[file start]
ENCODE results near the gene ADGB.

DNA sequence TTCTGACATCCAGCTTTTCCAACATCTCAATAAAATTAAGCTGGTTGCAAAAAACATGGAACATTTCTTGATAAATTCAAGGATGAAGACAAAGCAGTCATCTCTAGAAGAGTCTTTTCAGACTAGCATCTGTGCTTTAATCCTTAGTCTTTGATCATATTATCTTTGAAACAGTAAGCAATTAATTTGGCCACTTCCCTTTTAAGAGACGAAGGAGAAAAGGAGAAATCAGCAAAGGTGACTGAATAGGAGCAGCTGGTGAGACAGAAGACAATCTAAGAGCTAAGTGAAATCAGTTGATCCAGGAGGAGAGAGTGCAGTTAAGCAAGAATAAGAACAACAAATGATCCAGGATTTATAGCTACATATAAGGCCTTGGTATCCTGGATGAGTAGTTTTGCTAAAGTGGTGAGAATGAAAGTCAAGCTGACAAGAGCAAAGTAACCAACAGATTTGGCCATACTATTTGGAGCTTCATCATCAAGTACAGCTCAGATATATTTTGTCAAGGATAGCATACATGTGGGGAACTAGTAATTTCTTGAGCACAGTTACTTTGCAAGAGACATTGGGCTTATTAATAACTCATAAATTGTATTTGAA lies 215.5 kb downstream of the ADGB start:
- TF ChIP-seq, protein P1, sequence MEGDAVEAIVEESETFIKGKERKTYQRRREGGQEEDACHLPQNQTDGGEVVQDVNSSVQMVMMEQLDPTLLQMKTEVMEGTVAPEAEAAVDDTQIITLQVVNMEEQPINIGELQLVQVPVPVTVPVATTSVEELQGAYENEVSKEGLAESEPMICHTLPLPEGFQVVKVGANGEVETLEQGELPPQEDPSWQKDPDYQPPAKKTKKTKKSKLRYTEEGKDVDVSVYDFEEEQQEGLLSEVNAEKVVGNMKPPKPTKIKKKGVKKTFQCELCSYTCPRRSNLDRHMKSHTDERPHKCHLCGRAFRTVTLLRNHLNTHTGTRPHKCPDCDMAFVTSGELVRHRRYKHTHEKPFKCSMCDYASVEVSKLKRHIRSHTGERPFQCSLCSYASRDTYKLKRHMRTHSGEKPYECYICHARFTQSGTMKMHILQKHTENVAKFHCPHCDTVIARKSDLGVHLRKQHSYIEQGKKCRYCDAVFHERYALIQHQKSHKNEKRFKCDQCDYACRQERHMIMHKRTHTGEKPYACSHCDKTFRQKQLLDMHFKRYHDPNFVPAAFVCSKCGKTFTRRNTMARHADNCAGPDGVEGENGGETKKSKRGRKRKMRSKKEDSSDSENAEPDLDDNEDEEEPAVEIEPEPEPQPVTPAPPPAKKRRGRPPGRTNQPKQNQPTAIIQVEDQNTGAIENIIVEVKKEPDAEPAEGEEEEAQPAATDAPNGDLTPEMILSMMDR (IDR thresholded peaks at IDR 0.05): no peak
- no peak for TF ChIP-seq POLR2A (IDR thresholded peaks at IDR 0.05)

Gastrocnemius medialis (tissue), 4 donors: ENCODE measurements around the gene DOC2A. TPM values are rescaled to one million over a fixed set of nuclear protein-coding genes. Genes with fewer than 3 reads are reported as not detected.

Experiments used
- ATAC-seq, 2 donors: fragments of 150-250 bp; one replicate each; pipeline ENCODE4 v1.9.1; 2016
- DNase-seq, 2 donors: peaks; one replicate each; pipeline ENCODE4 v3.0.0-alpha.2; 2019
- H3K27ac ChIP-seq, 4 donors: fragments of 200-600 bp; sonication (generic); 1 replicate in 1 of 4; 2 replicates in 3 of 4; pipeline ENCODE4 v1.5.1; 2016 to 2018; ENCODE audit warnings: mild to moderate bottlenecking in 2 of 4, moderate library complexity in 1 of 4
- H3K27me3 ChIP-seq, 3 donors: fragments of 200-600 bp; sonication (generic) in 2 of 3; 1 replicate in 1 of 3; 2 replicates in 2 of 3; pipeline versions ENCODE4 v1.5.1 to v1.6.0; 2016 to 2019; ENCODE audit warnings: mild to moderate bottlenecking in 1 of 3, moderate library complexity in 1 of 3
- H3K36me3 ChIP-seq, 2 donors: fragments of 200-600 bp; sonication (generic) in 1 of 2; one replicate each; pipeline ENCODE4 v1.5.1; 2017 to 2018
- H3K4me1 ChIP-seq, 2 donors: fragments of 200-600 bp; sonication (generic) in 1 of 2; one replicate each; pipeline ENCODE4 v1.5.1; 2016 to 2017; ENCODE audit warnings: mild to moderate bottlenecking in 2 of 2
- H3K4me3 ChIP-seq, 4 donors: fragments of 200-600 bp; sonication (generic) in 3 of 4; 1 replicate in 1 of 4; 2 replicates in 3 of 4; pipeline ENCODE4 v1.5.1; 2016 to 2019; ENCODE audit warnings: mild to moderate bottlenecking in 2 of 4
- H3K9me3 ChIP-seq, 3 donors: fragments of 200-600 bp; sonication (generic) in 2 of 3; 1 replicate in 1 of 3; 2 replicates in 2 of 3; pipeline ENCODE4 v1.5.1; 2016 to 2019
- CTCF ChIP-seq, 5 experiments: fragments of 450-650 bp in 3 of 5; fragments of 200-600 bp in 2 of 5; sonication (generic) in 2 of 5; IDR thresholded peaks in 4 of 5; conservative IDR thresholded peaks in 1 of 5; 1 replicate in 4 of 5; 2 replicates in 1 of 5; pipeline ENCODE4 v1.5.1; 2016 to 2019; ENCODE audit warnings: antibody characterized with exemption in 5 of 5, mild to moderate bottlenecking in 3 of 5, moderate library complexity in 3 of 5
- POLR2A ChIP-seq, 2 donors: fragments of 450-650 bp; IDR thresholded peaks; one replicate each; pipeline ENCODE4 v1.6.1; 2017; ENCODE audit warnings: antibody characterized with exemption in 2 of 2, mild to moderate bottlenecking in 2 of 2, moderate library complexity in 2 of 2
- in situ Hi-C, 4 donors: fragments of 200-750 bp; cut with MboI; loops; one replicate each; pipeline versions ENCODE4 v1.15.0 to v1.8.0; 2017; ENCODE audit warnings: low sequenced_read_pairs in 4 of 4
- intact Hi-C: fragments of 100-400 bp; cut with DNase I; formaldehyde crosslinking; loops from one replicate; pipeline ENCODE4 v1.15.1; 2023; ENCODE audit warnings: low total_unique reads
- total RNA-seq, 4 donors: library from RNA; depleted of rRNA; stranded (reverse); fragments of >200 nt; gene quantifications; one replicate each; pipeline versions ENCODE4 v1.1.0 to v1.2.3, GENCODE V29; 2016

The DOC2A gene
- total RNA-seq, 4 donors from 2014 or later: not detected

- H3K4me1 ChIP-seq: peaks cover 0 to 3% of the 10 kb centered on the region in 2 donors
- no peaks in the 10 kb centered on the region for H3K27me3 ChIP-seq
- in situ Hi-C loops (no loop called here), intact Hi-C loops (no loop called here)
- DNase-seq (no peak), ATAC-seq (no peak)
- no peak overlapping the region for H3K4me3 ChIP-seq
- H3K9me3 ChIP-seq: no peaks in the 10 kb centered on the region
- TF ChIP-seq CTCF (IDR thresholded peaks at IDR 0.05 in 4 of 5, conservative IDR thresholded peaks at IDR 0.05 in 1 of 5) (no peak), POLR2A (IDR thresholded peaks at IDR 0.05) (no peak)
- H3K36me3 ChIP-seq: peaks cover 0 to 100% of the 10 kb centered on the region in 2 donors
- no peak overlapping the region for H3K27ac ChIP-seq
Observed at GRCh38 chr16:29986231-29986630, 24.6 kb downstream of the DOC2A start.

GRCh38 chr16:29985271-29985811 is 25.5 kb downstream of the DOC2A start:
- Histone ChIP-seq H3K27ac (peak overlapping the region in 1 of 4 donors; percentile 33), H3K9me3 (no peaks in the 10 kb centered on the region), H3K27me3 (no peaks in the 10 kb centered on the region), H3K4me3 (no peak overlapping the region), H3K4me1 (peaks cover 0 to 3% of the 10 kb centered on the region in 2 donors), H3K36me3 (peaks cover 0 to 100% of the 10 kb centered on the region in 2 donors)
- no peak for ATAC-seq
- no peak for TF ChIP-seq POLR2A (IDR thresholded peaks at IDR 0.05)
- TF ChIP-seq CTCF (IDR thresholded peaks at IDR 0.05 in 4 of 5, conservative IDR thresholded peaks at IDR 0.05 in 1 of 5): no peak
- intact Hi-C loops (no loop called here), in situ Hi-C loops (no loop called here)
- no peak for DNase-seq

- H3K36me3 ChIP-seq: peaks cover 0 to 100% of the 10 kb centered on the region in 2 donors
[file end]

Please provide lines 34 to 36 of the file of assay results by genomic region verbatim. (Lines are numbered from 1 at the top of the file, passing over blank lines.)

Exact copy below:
- no peak for ATAC-seq
- no peak for TF ChIP-seq POLR2A (IDR thresholded peaks at IDR 0.05)
- TF ChIP-seq CTCF (IDR thresholded peaks at IDR 0.05 in 4 of 5, conservative IDR thresholded peaks at IDR 0.05 in 1 of 5): no peak